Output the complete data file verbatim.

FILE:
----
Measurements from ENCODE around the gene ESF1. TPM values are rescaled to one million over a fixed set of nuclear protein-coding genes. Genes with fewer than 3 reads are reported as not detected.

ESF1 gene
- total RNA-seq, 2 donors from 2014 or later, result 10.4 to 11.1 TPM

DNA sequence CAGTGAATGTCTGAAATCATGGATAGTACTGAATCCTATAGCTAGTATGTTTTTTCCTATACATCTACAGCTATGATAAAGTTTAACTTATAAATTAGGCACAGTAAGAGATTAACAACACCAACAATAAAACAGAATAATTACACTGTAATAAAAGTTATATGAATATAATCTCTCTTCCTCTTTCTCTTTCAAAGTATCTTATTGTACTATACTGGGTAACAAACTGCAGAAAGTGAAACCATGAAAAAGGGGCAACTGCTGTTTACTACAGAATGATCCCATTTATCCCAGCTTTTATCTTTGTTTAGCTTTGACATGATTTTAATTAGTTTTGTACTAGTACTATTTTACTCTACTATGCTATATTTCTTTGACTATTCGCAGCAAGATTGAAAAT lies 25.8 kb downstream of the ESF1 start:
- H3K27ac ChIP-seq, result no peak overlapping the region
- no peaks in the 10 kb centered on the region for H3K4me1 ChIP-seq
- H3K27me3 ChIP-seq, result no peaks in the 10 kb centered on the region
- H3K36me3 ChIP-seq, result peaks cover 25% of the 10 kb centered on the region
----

Measurements from ENCODE around the gene ESF1. TPM values are rescaled to one million over a fixed set of nuclear protein-coding genes. Genes with fewer than 3 reads are reported as not detected.

ESF1 gene
- total RNA-seq, 2 donors from 2014 or later, result 10.4 to 11.1 TPM

DNA sequence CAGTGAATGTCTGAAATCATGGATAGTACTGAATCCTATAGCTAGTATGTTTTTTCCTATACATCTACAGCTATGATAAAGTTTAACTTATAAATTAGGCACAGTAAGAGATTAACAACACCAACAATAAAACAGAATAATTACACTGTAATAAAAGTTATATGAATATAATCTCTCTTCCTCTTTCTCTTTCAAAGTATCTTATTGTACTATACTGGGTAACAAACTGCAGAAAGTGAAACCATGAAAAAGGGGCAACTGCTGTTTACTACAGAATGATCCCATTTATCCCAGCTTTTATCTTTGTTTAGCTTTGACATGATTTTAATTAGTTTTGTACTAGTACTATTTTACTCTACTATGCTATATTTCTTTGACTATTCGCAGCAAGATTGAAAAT lies 25.8 kb downstream of the ESF1 start:
- H3K27ac ChIP-seq, result no peak overlapping the region
- no peaks in the 10 kb centered on the region for H3K4me1 ChIP-seq
- H3K27me3 ChIP-seq, result no peaks in the 10 kb centered on the region
- H3K36me3 ChIP-seq, result peaks cover 25% of the 10 kb centered on the region